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Ojibwe Pronouns

(last updated 06.23.17)

 

Contents:

 


Pronouns
Demonstrative pronouns
Personal pronouns
Interrogative Pronouns
Indefinite Pronouns
Dubitative Pronouns
Pausal Pronouns

 


 

Pronouns

There are many different kinds of pronouns in Ojibwe: personal pronouns, demonstrative pronouns, interrogative pronouns, indefinite pronouns, dubitative pronouns, etc.

Demonstrative Pronouns

Demonstrative pronouns are used to point out things or persons. They agree with the nouns to which they relate, and inflect for animacy, number, obviation, and remoteness from the speaker. The two demonstrative pronouns most often used, correspond roughly to English 'this (one)' and 'that (one)'. Further degrees of distance (this one over here, that one over there, etc.) can also be expressed.

 
Animate
Obviative
Inanimate
 
Singular
Plural
Singular/Plural
Singular
Plural
 This
wa'aw
ongow
onow
o'ow
onow
 That
a'aw
ingiw
iniw
i'iw
iniw
 That over there
awedi
ingiwedig
iniwedin
iwedi
iniwedin

Forms of demonstrative pronouns vary in different dialects and communities.

Note that inanimate plural forms are also used to refer to an obviative noun. Although demonstrative pronouns can be used alone, they can also be used to modify a noun.

a'aw ikwe - that woman (animate)
i'iw jiimaan - that canoe (inanimate)

Ningikendaan i'iw - I know that
Gigikenimaa a'aw - You know him/her

Owaabamaan John iniw ikwewan - Jonh sees that woman (obviative)
Aaniindi gaa-ondinaman i'iw? - Where did you get it?

When placed after a noun, the noun phrase changes it's meaning from 'this/that (noun)' into 'this/that is a (noun)':

ikwe a'aw - that is a woman
jiimaan i'iw - that is a canoe

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Personal Pronouns

There are seven personal pronouns in Ojibwe:

 niin   I, me
 giin  you
 wiin  he, she
 niinawind  we (exc.); we exclusive: we without you me and them
 giinawind  we (inc.); we inclusive: we with you me and you [and them]
 giinawaa  you pl., you all
 wiinawaa  they

Personal pronouns are extensively used in English to indicate who or what is involed in action or event. In Ojibwe personal pronouns are not used like that. Verbs themselves contain this information. Instead of it Ojibwe personal pronouns are often used for emphasis or contrast, or when there is no verb in the sentence.

Niwii-maajaa - I am leaving. (no personal pronoun is used)
Niin, niwii-maajaa - As for me, I'm leaving. (emphatic meaning)

 

Personal Pronouns of Precedence

There is a set of pronouns, combined with the partcle 'nitam' (first), expressing concepts of precedence or turn.

niinitam - me first, my turn
giinitam - you first, your turn
wiinitam - s/he first, his/her turn
niinitamawind - we (ex.) first, our (ex.) turn
giinitamawind- we (in.) first, our (in.) turn
giinitamawaa - you (pl.) first, your (pl.) turn
wiinitamawaa - they first, their turn

 

Personal Pronouns + 'eta' (only)

There is also another set of personal pronouns, combined with the partcle 'eta' (only), expressing concepts of 'only', or 'alone'.

niineta - only me, me alone
giineta - only you, you alone
wiineta - only him/her, s/he alone
niinetawind - only us (ex.), we (ex.) alone
giinetawind - only us (in.), we (in.) alone
giinetawaa - only you (pl.), you (pl.) alone
wiinetawaa - only them, they alone

 

Personal Pronouns + 'gaye' (too)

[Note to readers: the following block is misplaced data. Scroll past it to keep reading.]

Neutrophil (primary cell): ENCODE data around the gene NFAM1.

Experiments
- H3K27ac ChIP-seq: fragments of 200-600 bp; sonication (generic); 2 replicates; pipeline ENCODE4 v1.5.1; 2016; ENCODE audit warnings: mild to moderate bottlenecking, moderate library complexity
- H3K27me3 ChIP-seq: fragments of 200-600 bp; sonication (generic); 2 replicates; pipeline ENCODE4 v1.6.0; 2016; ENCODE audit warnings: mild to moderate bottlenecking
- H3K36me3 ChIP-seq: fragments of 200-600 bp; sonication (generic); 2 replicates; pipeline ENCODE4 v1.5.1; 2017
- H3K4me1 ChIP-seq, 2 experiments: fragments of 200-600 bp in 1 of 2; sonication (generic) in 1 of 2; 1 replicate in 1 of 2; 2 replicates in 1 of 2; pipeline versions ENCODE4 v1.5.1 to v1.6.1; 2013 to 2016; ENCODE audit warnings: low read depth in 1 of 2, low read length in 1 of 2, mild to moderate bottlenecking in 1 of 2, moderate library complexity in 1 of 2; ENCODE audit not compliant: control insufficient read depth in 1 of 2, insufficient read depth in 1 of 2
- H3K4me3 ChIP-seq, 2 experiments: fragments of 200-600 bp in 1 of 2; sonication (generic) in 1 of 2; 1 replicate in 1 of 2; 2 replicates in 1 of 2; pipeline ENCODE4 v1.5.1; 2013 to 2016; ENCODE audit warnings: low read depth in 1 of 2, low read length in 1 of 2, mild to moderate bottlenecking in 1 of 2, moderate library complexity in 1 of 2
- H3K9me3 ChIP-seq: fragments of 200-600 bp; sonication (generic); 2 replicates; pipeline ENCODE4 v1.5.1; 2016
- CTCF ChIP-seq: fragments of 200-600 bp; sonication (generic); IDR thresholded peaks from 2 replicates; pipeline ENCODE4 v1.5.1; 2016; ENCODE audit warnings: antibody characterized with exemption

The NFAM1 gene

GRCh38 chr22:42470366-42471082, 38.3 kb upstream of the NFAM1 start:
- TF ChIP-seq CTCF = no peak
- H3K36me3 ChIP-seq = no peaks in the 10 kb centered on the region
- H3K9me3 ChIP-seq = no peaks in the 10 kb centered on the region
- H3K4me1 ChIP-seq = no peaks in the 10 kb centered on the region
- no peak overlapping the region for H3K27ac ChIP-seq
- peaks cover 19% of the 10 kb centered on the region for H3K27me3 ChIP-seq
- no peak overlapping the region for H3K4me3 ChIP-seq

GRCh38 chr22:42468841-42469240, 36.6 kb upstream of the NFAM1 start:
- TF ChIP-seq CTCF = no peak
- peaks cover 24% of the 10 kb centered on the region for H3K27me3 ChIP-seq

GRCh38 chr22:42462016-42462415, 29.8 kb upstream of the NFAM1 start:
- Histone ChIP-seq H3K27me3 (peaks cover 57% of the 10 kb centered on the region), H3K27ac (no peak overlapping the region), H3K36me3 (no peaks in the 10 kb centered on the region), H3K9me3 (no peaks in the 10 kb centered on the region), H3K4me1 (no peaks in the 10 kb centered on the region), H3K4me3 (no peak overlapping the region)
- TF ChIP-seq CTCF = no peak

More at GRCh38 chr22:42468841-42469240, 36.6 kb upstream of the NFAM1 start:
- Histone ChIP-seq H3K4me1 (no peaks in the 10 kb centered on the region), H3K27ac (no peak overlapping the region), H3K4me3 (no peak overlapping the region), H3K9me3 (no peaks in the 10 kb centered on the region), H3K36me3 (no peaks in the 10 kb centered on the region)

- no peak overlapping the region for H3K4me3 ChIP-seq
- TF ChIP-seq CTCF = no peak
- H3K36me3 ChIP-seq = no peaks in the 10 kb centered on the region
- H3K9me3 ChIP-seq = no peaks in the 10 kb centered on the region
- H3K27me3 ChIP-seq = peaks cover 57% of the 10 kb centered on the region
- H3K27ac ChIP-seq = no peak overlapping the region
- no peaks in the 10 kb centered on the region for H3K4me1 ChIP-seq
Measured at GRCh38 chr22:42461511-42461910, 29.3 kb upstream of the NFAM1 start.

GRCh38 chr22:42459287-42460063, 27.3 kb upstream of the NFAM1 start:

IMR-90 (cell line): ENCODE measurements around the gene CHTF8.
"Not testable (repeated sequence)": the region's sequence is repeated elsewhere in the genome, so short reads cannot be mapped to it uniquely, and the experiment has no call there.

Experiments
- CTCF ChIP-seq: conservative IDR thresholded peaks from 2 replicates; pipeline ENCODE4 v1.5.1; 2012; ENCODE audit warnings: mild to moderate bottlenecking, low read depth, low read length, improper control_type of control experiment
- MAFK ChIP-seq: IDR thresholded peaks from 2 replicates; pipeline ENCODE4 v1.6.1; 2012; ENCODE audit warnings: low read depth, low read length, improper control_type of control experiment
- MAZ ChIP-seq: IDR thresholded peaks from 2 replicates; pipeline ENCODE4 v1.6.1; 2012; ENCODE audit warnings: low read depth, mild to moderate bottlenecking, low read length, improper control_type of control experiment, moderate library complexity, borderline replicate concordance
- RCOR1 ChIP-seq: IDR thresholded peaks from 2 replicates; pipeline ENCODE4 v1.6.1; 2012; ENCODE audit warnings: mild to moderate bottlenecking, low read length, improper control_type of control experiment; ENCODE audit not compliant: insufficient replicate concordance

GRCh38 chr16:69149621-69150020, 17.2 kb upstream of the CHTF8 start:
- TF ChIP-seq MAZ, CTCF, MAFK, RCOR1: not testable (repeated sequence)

Another set of personal pronouns, combined with the partcle 'gaye', or 'ge' (also, too).

geniin - me too
gegiin - you too
gewiin - s/he too
geniinawind - we (ex.) too
giinwind - we (in.) too
gegiinawaa - you (pl.) too
gewiinwaa - they too

 

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Interrogative Pronouns

Iterrogative pronouns are used in questions. Interrogative pronouns can be inflected for nubmer and obviation:

 Plural  Obviative
 who  awenen  awenenag  awenenan
 what  wegonen  wegonenan

awenen a'aw? - who is that?
wegonen i'iw? - what is that?

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Indefinite Pronouns

Indefinite pronouns are used to identify someone or something, who/which is unknown or not important:

awiiya - somebody
gegoo - something

Indefinite pronouns can be combined with gakina (all) and gaawiin (no):

gakina awiiya - everyone, all
gakina gegoo - everything

gaawiin awiiya - no one
gaawiin gegoo - nothing

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Dubitative Pronouns

Dubitative pronouns express doubt or uncertainty about the identity of a being or thing. Dubitative pronouns can be inflected for nubmer and obviation

awegwen - whoever (singular)
awegwenag - whoever (plural)
awegwenan - whoever (obviative)

wegodogwen - whatever (singular)
wegodogwenan - whatever (plural)

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Pausal Pronouns

Pausal pronouns are used as substitutes for nouns that the speaker is trying to remeber, but cannot momentarily recall. Pausal pronouns are inflected like nouns.

aya'aa - some being, "what's-his-name"
aya'aag - some beings, "what's-their-name"

ayi'ii - some thing, "whatchamacallit"
ayi'iin - some things

Pausal pronouns can also be possessed or occurring with other affixes.

nindaya'aam - my stuff, my property (animate)
odayi'iim - his stuff, his property (inanimate)

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Pronouns of Kind

There are also pronouns which indicate that the person or thing referred to is of a certain type. They can be inflected for nubmer and obviation.

dino, or dinowa - kind, sort, variety (animate, inanimate)
dinowag - kind, sort, variety (animate, plural)
dinowan - kind, sort, variety (inanimate, plural)
dinowan - kind, sort, variety (obviative)

awenen dinowag? - Of what kind are they (animate)?
onow dinowan - several objects like these here

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